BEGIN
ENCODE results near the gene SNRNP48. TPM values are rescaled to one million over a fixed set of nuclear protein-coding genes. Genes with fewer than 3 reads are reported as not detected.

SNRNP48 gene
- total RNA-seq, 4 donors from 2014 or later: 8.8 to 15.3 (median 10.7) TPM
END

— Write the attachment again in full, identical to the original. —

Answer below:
ENCODE results near the gene SNRNP48. TPM values are rescaled to one million over a fixed set of nuclear protein-coding genes. Genes with fewer than 3 reads are reported as not detected.

SNRNP48 gene
- total RNA-seq, 4 donors from 2014 or later: 8.8 to 15.3 (median 10.7) TPM